Interfaith Collaboration and Leadership

How did we get to where we are today? Our community embarked on an ambitious journey toward promoting greater interfaith understanding and cooperation as a part of the university’s strategic plan, the “Elon Commitment.” A confluence of events and long-held institutional values led to this decision.

The first spark of inspiration came in 2003 when alumna Edna Truitt Noiles (’44) and her husband Douglas G. Noiles made a seven-figure endowment gift to create the Truitt Center for Religious and Spiritual Life. Their simple and powerful goal was to help students “to learn about their own and other faiths, and to live lives of reconciliation.” Chaplain Emeritus Richard McBride and others began to dream about the construction of a multi-faith center, a building in the heart of campus designed especially to house all Truitt Center staff and intentionally encourage people from all faiths and spiritual traditions to engage and interact with one another. That building, the Numen Lumen Pavilion, was dedicated in spring 2013 as part of the seven-building Academic Village quadrangle, which is dedicated to the arts and sciences and includes Phi Beta Kappa Commons.

One year later, our physical plant set-up crew reports that the Numen Lumen Pavilion is one of the most frequently scheduled buildings on campus. For example, one recent evening the Episcopalians, Lutherans, and Friends met upstairs for Bible study; the Zen community gathered in the meditation room; the Muslim Student Association and Hillel students shared a meal in the McBride Gathering Space to discuss common perspectives on the Isaac story; and the gospel choir practiced in the sacred space for Sunday service. The building was intentionally designed so that students can meet in their own communities and encounter other communities gathering within the building, an arrangement that fosters interchange and dialogue among groups.

A second factor derives plainly from the fact that we realize that we are living in times of increasing religious conflicts and tensions. The terrorist attacks of September 11 changed our world profoundly; even our bucolic campus was touched by the death of a student’s father in the attack on the Pentagon that day. In January of this year, the Pew Research, Religion & Public Life Project reported that “the share of countries with a high or very high level of social hostilities involving religion reached a six-year peak in 2012.” According to the Pew project, one-third of the 198 countries and territories included in the study had high religious hostilities in 2012, up from 29 percent in 2011 and 20 percent in 2007. Religious hostilities were reported to be increasing in every major region of the world except the Americas. But even here in the United States, our students have come of age in a time of Sikh killings in Wisconsin and the strife and pain caused by the late Rev. Fred Phelps and his followers in the controversial Westboro Baptist Church.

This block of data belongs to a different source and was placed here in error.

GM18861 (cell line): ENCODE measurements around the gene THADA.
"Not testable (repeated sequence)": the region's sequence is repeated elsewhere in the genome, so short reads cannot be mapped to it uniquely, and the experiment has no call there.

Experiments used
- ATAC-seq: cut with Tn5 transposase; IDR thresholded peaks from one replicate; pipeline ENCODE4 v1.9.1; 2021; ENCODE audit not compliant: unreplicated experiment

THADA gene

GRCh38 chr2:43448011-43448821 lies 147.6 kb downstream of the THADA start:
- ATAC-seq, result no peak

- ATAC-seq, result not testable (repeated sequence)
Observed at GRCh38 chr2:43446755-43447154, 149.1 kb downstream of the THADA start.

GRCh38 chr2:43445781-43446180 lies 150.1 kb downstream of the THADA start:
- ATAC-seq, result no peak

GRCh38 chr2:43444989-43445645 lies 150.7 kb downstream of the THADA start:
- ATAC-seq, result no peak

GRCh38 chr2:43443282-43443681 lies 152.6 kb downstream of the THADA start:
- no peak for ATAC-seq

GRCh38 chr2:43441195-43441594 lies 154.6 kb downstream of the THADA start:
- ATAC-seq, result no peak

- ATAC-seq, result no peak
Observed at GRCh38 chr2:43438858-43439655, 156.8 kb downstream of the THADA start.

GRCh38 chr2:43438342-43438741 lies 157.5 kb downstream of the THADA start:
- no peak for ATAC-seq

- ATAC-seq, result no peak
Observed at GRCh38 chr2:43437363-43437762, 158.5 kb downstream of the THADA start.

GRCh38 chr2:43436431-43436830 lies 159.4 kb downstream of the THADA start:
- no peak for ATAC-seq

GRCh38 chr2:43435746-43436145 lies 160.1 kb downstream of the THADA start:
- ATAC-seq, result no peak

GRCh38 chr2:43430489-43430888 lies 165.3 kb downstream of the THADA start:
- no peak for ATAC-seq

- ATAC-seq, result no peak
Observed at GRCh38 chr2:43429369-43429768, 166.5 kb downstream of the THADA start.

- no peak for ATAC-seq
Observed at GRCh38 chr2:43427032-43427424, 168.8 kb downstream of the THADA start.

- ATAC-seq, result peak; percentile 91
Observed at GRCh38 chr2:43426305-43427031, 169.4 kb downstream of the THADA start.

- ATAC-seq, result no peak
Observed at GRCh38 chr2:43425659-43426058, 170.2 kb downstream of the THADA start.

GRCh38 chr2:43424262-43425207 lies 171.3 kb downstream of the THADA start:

The third influence on our commitment to interfaith dialogue and religious understanding stems naturally from our university’s liberal-arts tradition, as we aim to prepare students for leadership and service globally. Preparation for global citizenship demands intercultural competence: knowledge and experience with other languages, cultures, points of views, and religious traditions. Seventy-two percent of Elon students study abroad, and a strategic institutional goal is to remove financial need as a barrier to international study, which we view as integral and essential to a 21st-century undergraduate education. At a recent university-wide faculty meeting, Elon faculty members discussed a multitude of strategies to encourage students to pursue the study of international languages beyond the minimum requirement for graduation. Corporate CEOs frequently tell us that the study of world religions is as essential as understanding economics and basic accounting. Our first-rate department of religious studies in the College of Arts and Sciences is an essential asset to this work.

Fourth, our work in promoting interfaith understanding has been influenced profoundly by Eboo Patel, founder and president of the Chicago-based Interfaith Youth Core (IFYC ), an international nonprofit whose goal is the promotion of interfaith cooperation. Patel is one of the brightest young leaders in our nation today and an articulate champion of interfaith understanding that strengthens American society. Patel wrote, in 2013, “Like Harvard University Professor Diana Eck, I define diversity as simply the fact of people and groups with different identities living in close quarters. Pluralism, according to Eck, is an achievement—it is the proactive engagement of this diversity toward positive ends. My own definition of pluralism has three parts: respect for different identities, positive relationships between diverse communities, and a collaborative commitment to the common good. Diverse societies that achieve pluralism have a strong civic fabric—one that can withstand the provocations of extremists and haters—and bridge their social capital in ways that can take on some of their toughest social problems. But bridges don’t fall from the sky or rise from the ground: People build them. And the people who are on the vanguard of such work, we call leaders.” This work is laying the groundwork for peace in our world, an effort we hope Elon students will contribute to with competency, skill, and deep understanding.